Carolyn Falls, Tech Reviews Section Editor, ENT & Audiology News; Clinical Audiologist, Toronto General Hospital, Canada.
I first met David Douglas Pothier at registrar interviews in Bristol. We were appointed together and progressed through training side by side. Dave was not interested in head and neck surgery. I was not interested in otology. We hit it off immediately.
As a trainee, Dave was a force of nature. He appreciated the opportunities afforded to him, and, as such, didn’t have much time for the ‘lovely guys’. Being nice wasn’t sufficient. He enjoyed achievers and, as an educator and mentor, realised people’s potential. He had more energy than should be contained in one man, a fierce intellect, and crushing logic. Dave was genius at putting ideas into practice and turning the abstract real. He was a finisher, whether video games, academic projects, or woodworking.
David Grant: “Dave and I doing something we no doubt shouldn’t have been!”
Our carpools from Bristol to Bath are memories of vibrant debate; he the cold cool logic and I the hot-headed Scot. For all that, Dave had a wicked sense of humour. We had so many inside jokes from years of banter that it must have been irritating to be out with us. He was, quite simply, my best friend.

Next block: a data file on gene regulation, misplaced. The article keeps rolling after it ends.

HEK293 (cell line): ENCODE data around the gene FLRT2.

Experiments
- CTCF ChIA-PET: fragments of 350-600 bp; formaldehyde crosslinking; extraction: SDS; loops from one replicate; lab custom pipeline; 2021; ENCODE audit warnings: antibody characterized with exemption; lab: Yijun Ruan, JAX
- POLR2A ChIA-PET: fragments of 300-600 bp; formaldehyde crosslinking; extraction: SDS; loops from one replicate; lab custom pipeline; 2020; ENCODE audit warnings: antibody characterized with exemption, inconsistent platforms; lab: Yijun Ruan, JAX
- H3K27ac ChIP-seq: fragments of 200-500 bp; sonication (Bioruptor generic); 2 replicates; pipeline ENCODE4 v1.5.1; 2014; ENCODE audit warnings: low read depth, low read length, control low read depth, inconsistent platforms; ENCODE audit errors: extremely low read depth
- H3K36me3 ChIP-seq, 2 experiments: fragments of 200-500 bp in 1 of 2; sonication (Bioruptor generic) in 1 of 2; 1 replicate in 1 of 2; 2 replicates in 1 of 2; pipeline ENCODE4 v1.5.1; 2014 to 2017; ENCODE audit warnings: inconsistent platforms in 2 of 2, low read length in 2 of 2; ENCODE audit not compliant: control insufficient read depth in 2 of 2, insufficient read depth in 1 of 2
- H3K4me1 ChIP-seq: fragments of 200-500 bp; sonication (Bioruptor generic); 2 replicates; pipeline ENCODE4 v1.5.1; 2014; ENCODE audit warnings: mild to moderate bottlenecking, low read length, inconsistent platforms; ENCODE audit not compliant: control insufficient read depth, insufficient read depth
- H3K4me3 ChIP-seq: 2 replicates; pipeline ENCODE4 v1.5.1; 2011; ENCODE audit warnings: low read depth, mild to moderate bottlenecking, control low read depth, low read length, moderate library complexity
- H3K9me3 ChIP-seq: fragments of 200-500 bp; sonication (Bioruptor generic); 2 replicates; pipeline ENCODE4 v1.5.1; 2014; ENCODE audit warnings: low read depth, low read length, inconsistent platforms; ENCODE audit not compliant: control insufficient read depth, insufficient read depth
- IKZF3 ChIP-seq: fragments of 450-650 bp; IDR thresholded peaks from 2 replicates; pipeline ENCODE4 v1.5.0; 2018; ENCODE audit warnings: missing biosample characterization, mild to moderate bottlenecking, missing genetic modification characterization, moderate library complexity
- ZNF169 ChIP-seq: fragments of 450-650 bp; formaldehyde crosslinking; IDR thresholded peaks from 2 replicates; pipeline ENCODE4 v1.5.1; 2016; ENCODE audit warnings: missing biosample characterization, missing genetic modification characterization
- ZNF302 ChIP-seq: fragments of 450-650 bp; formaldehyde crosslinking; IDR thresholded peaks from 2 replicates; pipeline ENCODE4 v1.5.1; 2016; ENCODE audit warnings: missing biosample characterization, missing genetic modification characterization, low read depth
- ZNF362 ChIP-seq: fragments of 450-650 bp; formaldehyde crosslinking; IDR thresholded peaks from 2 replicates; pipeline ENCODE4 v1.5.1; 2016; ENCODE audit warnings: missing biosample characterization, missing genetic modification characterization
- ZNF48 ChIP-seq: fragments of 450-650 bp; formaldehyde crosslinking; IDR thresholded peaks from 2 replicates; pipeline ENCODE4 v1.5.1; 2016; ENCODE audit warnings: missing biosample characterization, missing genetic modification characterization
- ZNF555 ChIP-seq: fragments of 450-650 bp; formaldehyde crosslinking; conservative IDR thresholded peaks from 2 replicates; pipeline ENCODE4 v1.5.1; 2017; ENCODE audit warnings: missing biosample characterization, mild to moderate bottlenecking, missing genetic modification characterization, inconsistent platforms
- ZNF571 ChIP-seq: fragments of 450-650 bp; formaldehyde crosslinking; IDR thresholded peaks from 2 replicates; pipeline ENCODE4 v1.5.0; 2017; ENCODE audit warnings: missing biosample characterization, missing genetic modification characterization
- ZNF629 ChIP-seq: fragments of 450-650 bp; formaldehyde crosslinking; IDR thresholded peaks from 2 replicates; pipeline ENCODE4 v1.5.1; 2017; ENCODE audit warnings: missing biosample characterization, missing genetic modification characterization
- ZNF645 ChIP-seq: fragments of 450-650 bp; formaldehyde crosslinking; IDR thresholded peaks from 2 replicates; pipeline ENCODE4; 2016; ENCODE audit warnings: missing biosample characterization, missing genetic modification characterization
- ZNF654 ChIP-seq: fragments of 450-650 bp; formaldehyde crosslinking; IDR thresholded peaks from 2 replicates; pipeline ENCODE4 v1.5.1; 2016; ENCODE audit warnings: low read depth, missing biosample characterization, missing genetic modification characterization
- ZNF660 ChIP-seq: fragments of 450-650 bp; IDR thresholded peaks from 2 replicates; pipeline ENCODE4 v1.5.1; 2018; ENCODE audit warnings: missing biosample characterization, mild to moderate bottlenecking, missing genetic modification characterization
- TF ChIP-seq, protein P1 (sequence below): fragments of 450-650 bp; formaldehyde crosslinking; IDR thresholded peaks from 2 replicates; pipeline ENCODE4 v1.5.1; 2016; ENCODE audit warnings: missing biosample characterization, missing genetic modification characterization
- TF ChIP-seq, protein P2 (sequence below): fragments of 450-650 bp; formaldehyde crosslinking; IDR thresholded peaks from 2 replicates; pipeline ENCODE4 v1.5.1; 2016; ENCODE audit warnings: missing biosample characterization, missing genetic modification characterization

He loved Louise and James. He loved his friends. He loved his work. He was supportive and loyal to a fault. He was a brother to me and always there when I needed him.
Dave was not an emotional or sentimental man. He wouldn’t allow sympathy or sentiment to affect him during his illness. His strength and bravery were inspirational. He never complained. We will mourn him, but he wouldn’t want us to feel sorry for ourselves. After all, we’re big fans of consistency, aren’t we Davey?
David Grant, Consultant Surgeon, Head & Neck Oncology & Thyroid Surgery, USA.
I came to know Dave Pothier in July of 2006 when he wrote me a message expressing his interest in endoscopic ear surgery. I had been advocating this for 10 years with no other human being, let alone an otologist, showing any interest in this technique. I was really excited that a fellow ENT surgeon saw some wisdom in using the endoscope in transcanal ear surgery.